UK and Irish AWEPA Sections on EU trade policies with Africa

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UK and Irish AWEPA Sections on EU trade policies with Africa

AWEPA Newsletter

The critical issue of bilateral trade between Europe and African countries has been high on the agendas of members of the Irish and UK AWEPA Sections this month.

As part of his ongoing lobbying efforts to ensure EU trade policies do not harm African markets in sensitive industries, AWEPA Governing Council member Hon. Denis Naughten issued a press statement urging the Irish and European Parliaments to ensure flexibility within the EU’s Economic Partnership Agreements, two of which were ratified by the Irish Parliament in November 2015.

Hon. Naughten warned that EU-wide trade agreements will cause chaos and instability throughout Africa forcing a further wave of migration, which has already led to a humanitarian crisis in the Mediterranean.

In his view, “[a]s currently structured these agreements benefit major multinational food corporations and if carried through will devastate African farmers, destroy their local markets and lead to long-term food insecurity, unemployment and conflict – the main drivers of migration from Africa.”

Hon. Naughten therefore called on the Irish Government to deal with the migration issue in a comprehensive way by ensuring debate, review and reform of the Economic Partnership Agreements.

Other members of the AWEPA Section in the Irish Parliament have also been active in advocating for stricter monitoring of the Economic Partnership Agreements.

The members, who include Hon. Seán Crowe and the Head of Section, Hon. Maureen O’Sullivan, joined other MPs from across the Irish political spectrum in calling for active oversight of the European Commission, saying it must implement the deals “sensitively and flexibly” to avoid the destruction of local food markets.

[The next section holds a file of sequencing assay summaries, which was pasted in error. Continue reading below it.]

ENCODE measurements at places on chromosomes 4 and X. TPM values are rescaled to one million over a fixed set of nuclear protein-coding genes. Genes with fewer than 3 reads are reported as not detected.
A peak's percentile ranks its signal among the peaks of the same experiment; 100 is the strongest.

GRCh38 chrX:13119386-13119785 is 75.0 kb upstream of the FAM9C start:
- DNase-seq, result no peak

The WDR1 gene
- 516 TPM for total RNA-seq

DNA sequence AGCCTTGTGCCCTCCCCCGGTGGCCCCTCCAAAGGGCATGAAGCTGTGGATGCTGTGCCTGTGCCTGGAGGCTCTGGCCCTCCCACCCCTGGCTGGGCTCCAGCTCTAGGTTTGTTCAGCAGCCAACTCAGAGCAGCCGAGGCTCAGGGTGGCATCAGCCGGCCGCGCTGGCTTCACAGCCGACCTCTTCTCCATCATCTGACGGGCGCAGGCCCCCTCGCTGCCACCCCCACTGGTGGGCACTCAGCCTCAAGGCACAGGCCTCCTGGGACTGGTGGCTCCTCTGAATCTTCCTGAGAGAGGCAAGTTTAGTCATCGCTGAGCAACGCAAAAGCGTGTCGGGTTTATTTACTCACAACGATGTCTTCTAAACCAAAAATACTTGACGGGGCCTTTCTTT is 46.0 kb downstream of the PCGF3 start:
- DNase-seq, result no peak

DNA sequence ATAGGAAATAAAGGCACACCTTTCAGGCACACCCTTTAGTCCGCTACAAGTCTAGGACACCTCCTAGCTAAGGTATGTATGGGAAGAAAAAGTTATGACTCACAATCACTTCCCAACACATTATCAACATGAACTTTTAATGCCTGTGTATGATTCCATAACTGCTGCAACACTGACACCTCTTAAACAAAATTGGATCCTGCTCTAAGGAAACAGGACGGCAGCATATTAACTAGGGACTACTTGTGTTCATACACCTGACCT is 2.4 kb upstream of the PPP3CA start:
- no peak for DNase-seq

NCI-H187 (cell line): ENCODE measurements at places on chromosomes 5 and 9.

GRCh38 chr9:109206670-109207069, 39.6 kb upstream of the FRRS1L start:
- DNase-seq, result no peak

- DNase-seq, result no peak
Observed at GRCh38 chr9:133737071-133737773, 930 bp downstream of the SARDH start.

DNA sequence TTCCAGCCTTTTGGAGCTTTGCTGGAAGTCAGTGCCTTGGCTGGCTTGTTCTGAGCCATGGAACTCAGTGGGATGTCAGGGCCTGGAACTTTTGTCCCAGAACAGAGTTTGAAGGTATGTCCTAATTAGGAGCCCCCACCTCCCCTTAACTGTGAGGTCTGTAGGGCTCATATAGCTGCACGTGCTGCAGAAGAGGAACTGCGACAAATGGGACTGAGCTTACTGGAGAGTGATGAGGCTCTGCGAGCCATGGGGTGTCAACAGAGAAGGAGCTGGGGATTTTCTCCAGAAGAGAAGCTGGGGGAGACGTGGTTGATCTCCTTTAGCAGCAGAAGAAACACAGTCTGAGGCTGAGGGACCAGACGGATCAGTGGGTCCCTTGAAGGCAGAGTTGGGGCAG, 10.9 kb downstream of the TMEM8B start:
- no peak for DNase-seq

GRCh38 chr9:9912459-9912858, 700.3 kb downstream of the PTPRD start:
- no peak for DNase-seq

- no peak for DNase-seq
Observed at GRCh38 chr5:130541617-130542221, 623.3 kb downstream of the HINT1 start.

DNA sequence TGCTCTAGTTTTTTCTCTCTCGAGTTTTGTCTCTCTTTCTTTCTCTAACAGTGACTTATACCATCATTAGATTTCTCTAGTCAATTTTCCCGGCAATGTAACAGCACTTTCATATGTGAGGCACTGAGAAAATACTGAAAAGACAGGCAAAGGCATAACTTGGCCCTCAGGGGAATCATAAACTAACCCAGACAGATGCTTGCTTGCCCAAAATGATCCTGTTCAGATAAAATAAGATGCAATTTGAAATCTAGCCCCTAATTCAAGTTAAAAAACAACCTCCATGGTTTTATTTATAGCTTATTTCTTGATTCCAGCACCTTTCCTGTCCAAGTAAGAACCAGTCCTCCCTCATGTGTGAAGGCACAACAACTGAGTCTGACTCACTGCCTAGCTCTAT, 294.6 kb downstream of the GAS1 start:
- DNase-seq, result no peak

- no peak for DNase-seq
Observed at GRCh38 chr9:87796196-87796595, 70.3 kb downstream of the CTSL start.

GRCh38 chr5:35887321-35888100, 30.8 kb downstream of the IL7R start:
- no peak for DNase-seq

They highlighted the dangers of non-tariff barriers as effective EU barriers to trade, and the removal of import controls, which means that sensitive agricultural markets could be left unprotected.

Hon. Crowe stated that “if Article 34 of the West African agreement is rigidly applied, there is nothing to prevent EU poultry and dairy products flooding into countries in far greater volumes than they already are.”

Hon. O’Sullivan also expressed her concerns that the safeguards may not be sufficiently stringent, concluding that “much more active oversight is needed” and asking “how serious are we about helping Africa to feed itself and lift itself out of poverty?”
Also on the topic of bilateral trade between the UK and African countries, Lord David Chidgey, AWEPA Governing Council Member and Political Coordinator for AWEPA’s Development Effectiveness Programme, spoke at a Debate in the House of Lords on 16 November 2015.

Lord Chidgey argued that the UK should be using trade to ensure a healthy agro-business sector across Africa and highlighted the importance of encouraging small and medium-sized enterprises (SMEs) in Africa.

“SMEs are the companies with the flexibility and the ideas for developing world-beating products. They are critical to our economic growth, but often without the financial resources to pursue African markets, develop products and support their customer base.”

He also called on the UK Government to “pledge to recognise fully the development needs of African countries in the agro-food sector and [ensure] that, within the UK’s compass, no sub-Saharan African Government will be obliged to implement trade policy measures that undermine their national agro-food sector strategies” and to “insist that the EU’s legally binding commitment to policy coherence development, will be fully taken into account in the current revision of the EU’s trade policy, recognising the need to place the right to development at its centre, in its implementation for sub-Saharan Africa”.